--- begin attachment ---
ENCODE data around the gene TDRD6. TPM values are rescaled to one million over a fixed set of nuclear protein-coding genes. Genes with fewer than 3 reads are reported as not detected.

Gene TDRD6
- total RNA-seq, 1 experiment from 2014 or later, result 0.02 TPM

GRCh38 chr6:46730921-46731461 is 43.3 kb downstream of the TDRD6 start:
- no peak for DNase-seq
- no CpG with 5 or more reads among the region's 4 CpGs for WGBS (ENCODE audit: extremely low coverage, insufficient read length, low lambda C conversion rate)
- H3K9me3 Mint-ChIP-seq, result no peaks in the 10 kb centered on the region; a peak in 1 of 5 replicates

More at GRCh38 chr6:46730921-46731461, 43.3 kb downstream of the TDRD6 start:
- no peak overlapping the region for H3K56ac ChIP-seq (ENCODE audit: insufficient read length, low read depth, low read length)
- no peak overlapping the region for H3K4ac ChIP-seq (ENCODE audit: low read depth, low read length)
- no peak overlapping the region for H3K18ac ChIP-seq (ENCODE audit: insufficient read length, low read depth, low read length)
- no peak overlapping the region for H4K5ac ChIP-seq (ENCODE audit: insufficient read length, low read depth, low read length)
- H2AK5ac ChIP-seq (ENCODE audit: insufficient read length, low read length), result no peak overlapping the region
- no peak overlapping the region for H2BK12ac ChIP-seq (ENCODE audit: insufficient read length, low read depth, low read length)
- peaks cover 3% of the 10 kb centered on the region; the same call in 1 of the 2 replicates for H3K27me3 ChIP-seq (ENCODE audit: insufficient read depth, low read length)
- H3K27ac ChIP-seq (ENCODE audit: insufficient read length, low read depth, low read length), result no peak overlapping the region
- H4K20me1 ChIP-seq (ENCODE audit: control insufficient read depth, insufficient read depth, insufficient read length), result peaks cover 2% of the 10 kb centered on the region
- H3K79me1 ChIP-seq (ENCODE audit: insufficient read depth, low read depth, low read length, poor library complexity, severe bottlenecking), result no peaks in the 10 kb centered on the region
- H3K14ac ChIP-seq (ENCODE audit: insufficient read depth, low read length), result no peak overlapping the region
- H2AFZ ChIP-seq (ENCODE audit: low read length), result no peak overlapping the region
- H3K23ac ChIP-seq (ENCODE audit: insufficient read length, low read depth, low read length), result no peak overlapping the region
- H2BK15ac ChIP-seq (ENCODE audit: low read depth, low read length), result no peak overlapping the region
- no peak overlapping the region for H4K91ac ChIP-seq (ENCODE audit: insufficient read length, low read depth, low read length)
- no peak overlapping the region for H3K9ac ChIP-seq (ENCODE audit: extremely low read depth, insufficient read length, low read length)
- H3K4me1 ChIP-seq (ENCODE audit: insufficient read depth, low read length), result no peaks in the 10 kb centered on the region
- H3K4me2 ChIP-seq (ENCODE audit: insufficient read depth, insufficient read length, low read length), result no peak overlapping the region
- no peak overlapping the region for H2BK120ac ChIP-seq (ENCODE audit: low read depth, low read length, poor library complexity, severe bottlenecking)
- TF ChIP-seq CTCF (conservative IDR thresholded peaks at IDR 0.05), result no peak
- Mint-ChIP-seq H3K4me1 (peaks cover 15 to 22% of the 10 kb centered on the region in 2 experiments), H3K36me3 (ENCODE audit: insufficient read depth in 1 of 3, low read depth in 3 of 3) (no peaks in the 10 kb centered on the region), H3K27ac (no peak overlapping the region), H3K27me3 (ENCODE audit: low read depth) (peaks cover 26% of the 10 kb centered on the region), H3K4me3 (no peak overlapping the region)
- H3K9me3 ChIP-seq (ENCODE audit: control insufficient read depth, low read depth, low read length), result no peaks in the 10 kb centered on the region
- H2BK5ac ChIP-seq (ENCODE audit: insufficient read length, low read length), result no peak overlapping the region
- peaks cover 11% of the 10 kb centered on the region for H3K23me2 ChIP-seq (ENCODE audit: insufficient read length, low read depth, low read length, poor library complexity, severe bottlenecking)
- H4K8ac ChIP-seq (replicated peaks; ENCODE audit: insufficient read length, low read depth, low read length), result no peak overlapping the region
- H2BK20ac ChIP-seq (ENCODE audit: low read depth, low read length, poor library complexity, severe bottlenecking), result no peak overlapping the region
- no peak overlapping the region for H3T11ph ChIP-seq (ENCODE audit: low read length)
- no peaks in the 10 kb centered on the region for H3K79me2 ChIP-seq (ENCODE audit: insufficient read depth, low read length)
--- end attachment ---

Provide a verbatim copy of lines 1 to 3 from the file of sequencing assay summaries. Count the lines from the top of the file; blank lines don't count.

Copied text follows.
ENCODE data around the gene TDRD6. TPM values are rescaled to one million over a fixed set of nuclear protein-coding genes. Genes with fewer than 3 reads are reported as not detected.

Gene TDRD6
- total RNA-seq, 1 experiment from 2014 or later, result 0.02 TPM